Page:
By MARK BITTMAN
IN 1994, I published my first book, “Fish: The Complete Guide to Buying and Cooking.” The premise was straightforward: if you buy fish fresh and cook it simply, you’ll eat well.
It quickly became much more complicated, because “Fish” appeared in the midst of a revolution, one that has transformed the world of seafood.
Since the ’80s, we’ve seen the surge of international trade (hello, orange roughy), the accelerating aquaculture of fin fish (hello, “Norwegian” salmon) and — the most radical change of all — the rise of large-fleet fishing that began in the 1950s and has since depleted the stocks of fish in all the world’s oceans.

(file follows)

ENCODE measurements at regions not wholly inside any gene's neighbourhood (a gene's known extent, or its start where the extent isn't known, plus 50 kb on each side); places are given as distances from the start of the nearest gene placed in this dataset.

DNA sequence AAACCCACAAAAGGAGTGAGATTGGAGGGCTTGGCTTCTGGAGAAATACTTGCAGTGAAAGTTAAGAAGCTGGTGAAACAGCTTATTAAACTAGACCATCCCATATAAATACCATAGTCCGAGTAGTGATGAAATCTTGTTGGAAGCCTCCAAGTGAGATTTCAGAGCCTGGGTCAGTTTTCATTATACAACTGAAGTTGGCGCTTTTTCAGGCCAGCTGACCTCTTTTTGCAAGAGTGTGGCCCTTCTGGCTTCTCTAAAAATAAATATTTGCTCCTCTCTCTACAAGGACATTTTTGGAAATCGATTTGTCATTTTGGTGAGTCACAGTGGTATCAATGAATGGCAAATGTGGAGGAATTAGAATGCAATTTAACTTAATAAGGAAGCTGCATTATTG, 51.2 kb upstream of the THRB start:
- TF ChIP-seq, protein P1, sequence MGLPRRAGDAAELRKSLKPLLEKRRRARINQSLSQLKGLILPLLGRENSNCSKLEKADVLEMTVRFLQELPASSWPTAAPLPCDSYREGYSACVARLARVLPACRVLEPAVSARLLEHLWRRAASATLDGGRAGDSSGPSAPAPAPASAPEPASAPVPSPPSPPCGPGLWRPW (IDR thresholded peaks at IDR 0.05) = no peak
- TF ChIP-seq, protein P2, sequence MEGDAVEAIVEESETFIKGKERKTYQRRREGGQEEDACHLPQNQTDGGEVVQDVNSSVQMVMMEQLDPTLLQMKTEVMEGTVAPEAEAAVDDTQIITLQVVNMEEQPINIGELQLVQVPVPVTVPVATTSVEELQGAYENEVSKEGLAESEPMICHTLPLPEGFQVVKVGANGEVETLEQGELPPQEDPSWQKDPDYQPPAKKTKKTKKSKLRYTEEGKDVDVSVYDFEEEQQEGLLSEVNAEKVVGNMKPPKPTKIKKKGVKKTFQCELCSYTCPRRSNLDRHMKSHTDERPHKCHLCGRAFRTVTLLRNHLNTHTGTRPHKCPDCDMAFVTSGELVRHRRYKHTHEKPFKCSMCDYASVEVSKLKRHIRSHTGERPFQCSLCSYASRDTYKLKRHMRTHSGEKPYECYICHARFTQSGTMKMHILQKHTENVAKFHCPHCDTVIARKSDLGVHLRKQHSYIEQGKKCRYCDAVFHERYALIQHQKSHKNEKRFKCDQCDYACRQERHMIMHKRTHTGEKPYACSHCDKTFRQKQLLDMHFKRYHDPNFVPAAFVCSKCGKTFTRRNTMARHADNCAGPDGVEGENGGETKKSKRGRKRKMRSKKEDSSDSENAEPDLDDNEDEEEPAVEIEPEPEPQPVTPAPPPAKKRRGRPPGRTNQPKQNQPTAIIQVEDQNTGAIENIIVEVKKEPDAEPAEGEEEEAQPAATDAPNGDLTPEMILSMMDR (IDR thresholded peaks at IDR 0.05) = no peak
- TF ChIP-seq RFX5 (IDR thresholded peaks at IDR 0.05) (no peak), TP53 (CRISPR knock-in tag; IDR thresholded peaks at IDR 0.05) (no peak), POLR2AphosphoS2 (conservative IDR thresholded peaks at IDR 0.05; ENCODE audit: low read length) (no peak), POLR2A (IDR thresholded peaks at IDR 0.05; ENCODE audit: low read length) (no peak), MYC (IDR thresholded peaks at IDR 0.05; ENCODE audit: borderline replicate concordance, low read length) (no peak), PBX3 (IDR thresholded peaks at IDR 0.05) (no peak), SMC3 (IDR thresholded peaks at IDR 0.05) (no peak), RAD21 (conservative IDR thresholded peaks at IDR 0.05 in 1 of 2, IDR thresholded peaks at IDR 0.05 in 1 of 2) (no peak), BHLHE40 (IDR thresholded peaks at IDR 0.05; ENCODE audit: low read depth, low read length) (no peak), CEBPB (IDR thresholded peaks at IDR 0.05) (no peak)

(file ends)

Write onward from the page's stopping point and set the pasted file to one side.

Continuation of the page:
Merely buying a piece of fish has become so challenging that when my publisher asked if I wanted to revise the book, I felt I had to decline. The cooking remains unchanged, but the buying has become a logistical and ethical nightmare. (Prices are no longer exactly friendly, either.)